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Climate change boosted South Asia heat wave

Ajit Niranjan
May 23, 2022

The burning of fossil fuels like coal and gas supercharged the heat wave that has scorched India and Pakistan in recent weeks, two separate attribution studies have found.

Workers use their helmets to pour water to cool themselves off near a construction site on a hot summer day on the outskirts of Ahmedabad, India
Construction workers are among the most vulnerable to deadly heat wavesImage: AMIT DAVE/REUTERS

Climate change has strengthened a heat wave that for several weeks has been scorching the homes of more than 1 billion people.

The blistering heat — reported to have killed at least 90 people across India and Pakistan — would have been 1 degree Celsius cooler and 30 times less likely if people hadn't warmed the planet, according to a study published Monday by scientists from the World Weather Attribution (WWA), an international group of climate scientists. Last week, an estimate from the UK Meteorological Office said human influence had increased the likelihood of extreme heat a hundredfold.

The analyses underscore the extent to which carbon pollution is already wreaking havoc on society. The heat has sparked forest fires in India, melted glaciers that triggered flash floods in Pakistan and caused blackouts in both countries that have made it even harder for citizens who can afford air conditioning to stay safe. Crop yields have suffered at a time when global hunger is creeping up and wheat supplies have been rocked by Russia's invasion of Ukraine.

Pakistan struggles amid heat wave

"With future global warming, of course, heat waves like this will become more common and hotter," said Krishna Achutarao, an atmospheric scientist at the Indian Institute of Technology Delhi and co-author of the WWA study.

Crop losses threaten rising hunger

Experts have warned that  the effect on crops is particularly worrying.

By last year, a series of crises — conflict, climate, COVID and economy — had already "undermined decades of progress" toward food security, according to a report published last Wednesday by the World Meteorological Organization, a United Nations agency that deals with weather. The number of undernourished people had plateaued in the 2010s after having fallen for decades, but is estimated to have risen sharply in 2020.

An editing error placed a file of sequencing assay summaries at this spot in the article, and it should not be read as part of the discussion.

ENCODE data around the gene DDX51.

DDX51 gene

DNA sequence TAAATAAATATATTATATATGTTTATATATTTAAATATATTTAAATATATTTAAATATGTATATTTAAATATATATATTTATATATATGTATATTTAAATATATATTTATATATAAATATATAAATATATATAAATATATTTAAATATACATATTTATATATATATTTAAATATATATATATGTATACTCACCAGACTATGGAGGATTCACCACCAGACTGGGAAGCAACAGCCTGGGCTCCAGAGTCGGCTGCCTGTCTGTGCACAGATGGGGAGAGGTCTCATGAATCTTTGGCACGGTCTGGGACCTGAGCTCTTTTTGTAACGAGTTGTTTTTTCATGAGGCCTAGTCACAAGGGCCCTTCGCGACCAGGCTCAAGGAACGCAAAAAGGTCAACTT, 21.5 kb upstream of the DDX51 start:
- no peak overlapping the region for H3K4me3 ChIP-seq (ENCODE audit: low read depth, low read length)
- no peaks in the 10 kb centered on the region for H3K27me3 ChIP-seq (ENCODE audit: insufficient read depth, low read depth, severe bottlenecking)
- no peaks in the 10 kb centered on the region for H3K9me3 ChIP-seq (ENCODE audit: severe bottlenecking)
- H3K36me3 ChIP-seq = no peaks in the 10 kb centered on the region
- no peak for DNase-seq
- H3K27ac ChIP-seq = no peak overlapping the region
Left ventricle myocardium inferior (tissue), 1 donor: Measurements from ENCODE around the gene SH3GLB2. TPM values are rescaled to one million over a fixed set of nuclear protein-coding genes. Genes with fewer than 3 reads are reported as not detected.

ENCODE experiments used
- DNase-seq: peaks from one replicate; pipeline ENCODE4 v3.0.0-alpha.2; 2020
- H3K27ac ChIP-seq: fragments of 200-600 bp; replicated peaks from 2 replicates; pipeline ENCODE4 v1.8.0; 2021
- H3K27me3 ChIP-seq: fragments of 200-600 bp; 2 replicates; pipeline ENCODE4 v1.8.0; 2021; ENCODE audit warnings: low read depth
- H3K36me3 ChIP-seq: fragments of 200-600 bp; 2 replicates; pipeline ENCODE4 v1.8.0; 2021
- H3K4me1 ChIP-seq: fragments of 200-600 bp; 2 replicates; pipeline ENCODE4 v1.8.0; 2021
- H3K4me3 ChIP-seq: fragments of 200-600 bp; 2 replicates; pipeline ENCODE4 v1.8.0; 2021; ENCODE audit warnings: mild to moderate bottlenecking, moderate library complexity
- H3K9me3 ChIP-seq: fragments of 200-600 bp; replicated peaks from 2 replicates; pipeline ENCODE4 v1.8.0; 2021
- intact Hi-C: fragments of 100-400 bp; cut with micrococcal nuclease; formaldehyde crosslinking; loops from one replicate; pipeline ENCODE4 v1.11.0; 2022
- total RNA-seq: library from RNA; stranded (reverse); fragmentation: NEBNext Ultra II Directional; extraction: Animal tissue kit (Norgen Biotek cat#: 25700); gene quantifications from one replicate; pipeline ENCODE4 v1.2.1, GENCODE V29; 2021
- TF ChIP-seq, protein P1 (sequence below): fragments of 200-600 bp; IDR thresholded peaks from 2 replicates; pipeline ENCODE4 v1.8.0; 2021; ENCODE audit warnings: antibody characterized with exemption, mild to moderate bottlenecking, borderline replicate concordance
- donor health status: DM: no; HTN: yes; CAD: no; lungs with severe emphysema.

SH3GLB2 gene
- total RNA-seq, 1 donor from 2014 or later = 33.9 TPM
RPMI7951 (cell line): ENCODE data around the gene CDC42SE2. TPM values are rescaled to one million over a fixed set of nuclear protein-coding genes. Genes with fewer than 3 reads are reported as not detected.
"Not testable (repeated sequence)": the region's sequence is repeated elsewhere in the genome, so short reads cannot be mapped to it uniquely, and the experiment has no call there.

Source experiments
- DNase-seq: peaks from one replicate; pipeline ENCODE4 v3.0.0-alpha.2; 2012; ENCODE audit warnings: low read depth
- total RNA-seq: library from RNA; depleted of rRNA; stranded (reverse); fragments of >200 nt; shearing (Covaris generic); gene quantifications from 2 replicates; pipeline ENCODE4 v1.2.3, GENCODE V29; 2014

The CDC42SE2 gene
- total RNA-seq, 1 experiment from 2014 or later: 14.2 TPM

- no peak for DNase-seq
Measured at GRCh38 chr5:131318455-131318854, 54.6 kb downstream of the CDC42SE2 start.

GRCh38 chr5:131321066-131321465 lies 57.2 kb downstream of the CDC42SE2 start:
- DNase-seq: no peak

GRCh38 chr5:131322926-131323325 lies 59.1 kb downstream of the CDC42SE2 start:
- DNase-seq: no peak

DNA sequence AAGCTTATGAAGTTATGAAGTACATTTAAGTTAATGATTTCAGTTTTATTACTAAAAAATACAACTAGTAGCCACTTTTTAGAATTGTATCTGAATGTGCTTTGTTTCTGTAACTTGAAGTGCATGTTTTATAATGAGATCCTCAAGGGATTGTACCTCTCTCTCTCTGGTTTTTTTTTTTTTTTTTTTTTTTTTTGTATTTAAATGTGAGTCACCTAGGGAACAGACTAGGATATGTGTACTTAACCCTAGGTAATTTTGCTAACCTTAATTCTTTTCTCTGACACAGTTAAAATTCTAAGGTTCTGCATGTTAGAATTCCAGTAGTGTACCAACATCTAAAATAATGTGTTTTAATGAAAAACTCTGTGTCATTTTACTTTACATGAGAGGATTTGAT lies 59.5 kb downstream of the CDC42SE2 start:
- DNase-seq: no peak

In addition, Russia's invasion of Ukraine has now disrupted grain exports from two of the world's biggest wheat exporters. Earlier this month, India, the second-largest wheat producer after China, banned exports after heat scorched farms and ravaged crops. An estimated 10% to 30% of its wheat was hit at a time when crops were supposed to ripen the most, said Aditi Kapoor, a risk management expert at the International Red Cross Red Crescent Climate Center and co-author of the WWA study. "[First] the farmers are affected, and then when the prices go up, it's the poor people buying the food who are affected," she said.

Women harvesting wheat near Amritsar, India
India's ban of wheat exports could worsen food security around the worldImage: Narinder Nanu/AFP/Getty Images

Burning fossil fuels has made heat waves hotter

When storms and heat waves strike, WWA scientists across the world work at breakneck speeds to model the chance of extreme weather occurring in today's climate. They then compare that data with that of an imaginary world without human influence. The results are published as pre-print studies before they have undergone peer-review, so policymakers and the public can understand the role climate change played while it's still fresh in their minds.

For most weather extremes, the guiding question is whether global warming played a role or not. But with heat waves — all of which have already been made hotter and more likely by climate change — the question is simply by how much.